You really are an oil painting: a cyber approach to high art
Trinity team creates software to transform photos into style of artists such as Van Gogh
Dr Ahmed Selim of the Connect Centre at Trinity College Dublin demonstrates a machine learning technique capable of producing portraits in the style of famous painters. Photograph: Paul Sharp/Sharppix
Every day, millions of Snapchat users contort their faces on camera, using filters to turn into cartoon dogs, cats, drag queens and sunflowers. The social media filters are impossibly popular, and a Dublin researcher hopes that portraits in the style of Vincent Van Gogh or Rembrandt will soon join them.
Dr Ahmed Selim from Trinity College Dublin’s Connect Centre, in collaboration with Dr Mohamed Elgharib, Qatar Computing Research Institute, and Prof Linda Doyle, director of Connect, has developed a technique that takes a photo and turns it into a faithful portrait in the style of a given painter.
The resulting pictures, imitating the styles of celebrated artists, rely on machine learning technology informed by two mathematical models. One is charged with identifying facial features and retaining their integrity, while another classifies distinctive features of artists’ styles and transfers those textures.
“This technique uses complex algorithms to combine information about the identity of an individual with information from the style of an artist to produce a faithful head portrait,” Doyle said. “In essence, the machine is being taught to do the job of the painter.”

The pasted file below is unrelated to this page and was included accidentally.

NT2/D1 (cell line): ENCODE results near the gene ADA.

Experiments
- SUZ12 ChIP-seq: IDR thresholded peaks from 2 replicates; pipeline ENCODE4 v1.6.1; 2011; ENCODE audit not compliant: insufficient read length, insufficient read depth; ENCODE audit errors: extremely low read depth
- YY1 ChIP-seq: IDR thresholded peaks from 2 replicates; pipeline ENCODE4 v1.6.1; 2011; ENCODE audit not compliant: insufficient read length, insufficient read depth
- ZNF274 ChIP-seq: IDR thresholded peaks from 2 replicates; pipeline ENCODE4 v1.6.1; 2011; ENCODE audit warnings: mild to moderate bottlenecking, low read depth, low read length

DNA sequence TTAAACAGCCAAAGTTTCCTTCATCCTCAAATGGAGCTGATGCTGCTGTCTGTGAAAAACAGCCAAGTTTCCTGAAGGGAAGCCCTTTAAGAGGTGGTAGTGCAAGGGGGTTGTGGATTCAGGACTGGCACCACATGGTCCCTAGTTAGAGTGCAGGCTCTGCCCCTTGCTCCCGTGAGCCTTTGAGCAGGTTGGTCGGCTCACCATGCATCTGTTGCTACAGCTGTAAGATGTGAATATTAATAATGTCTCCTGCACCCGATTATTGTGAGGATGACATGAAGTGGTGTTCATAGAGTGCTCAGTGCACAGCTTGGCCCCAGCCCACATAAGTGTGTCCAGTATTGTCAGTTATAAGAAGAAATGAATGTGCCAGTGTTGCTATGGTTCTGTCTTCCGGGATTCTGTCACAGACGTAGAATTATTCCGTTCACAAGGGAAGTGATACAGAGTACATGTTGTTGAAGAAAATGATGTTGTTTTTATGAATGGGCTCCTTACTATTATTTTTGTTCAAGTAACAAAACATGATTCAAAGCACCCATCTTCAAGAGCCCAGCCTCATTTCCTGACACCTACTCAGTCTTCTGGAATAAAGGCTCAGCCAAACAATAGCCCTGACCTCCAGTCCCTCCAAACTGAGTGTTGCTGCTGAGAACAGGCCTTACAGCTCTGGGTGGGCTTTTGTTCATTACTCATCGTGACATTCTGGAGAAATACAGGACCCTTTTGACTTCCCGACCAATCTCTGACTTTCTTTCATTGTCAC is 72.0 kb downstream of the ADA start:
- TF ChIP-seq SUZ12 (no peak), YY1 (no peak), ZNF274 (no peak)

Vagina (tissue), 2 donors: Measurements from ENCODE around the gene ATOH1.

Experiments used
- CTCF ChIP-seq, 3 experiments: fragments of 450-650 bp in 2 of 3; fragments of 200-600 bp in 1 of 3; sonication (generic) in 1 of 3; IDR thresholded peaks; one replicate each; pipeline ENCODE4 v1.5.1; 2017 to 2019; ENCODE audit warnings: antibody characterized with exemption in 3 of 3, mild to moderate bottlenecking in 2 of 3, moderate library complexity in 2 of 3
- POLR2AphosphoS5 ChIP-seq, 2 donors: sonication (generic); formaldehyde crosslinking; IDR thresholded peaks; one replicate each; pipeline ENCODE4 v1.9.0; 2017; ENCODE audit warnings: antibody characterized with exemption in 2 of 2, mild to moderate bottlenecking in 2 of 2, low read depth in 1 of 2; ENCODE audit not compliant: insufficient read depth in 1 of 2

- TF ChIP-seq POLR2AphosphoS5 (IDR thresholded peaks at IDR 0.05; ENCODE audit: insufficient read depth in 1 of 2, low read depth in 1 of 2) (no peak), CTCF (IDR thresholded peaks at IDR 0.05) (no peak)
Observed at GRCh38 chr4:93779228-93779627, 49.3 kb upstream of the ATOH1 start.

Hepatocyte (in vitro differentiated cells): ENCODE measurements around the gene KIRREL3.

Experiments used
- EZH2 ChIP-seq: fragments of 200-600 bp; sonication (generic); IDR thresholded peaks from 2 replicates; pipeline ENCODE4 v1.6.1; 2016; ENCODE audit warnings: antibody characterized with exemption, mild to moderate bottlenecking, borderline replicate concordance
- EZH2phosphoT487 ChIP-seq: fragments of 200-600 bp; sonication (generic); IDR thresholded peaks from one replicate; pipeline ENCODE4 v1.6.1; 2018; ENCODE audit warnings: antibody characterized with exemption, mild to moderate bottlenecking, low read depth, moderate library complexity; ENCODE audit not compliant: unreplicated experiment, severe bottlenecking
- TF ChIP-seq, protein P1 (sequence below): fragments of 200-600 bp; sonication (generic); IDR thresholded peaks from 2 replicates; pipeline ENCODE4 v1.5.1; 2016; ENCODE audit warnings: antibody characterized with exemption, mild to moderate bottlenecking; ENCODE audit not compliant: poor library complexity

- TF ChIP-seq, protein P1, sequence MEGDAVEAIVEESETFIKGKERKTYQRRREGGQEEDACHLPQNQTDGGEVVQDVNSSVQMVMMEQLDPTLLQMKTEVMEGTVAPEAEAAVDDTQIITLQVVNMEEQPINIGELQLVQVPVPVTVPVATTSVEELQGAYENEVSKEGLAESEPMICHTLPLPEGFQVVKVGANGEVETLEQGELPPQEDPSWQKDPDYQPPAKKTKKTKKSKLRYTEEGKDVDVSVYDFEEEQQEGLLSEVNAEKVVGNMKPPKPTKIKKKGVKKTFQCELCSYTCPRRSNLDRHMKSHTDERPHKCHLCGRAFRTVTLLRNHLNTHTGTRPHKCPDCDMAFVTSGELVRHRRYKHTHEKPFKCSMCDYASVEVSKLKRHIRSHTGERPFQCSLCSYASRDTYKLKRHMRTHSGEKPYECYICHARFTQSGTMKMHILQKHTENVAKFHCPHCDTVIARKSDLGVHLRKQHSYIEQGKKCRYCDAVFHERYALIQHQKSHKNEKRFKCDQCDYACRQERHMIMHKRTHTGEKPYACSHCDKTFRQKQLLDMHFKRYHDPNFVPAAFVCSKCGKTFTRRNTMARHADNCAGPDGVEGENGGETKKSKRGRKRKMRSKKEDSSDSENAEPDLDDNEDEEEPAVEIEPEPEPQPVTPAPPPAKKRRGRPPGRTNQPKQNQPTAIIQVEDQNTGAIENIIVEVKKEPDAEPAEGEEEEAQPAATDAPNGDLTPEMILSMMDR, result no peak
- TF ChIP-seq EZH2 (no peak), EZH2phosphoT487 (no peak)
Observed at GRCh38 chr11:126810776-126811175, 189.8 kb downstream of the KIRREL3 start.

Learning by images
More simply, a machine is doing exactly what a young child does when it learns to distinguish between cats and dogs through building a database of recognisable features, Selim said. “It is learning by images, features,” he said. “Learning by mistake.”
Selim’s deep learning technique is distinct from existing portrait technology, and much more complex than the distorted birds, bees and butterflies already on Snapchat, because its final product remains faithful to both the original face and the given artistic style.
“Automated portrait painting is particularly challenging,” Selim said. “There are already generic painting techniques available but these often deform facial features. Our technique avoids these pitfalls completely.”
While artists and historians are impressed with the technology’s commercial potential, some have reservations about its removal of artistic agency.
On a practical level, these two-dimensional portraits do away with the layers, density and texture that characterise original paintings, said Dr Peter Cherry, an art historian at Trinity College. The digital process itself also lacks the intuition, intentionality and attribution of the original artists, he added.
“There seems to be a sort of rational move from one two-dimensional image to another,” Cherry said. “Whereas portraiture was all about the sitter and the artist – the encounter didn’t always result in rational marks on a canvas.”
Still portraits take about 100 seconds to be completed. Selim is working on extending the technology to work seamlessly in video format and in real time. Once he successfully does that, he can see Van Goghs and Frida Kahlos flooding social-media platforms.
“I think there’s a huge commercial potential,” Selim said. “For social networks, social media like Snapchat, it could be really cool.”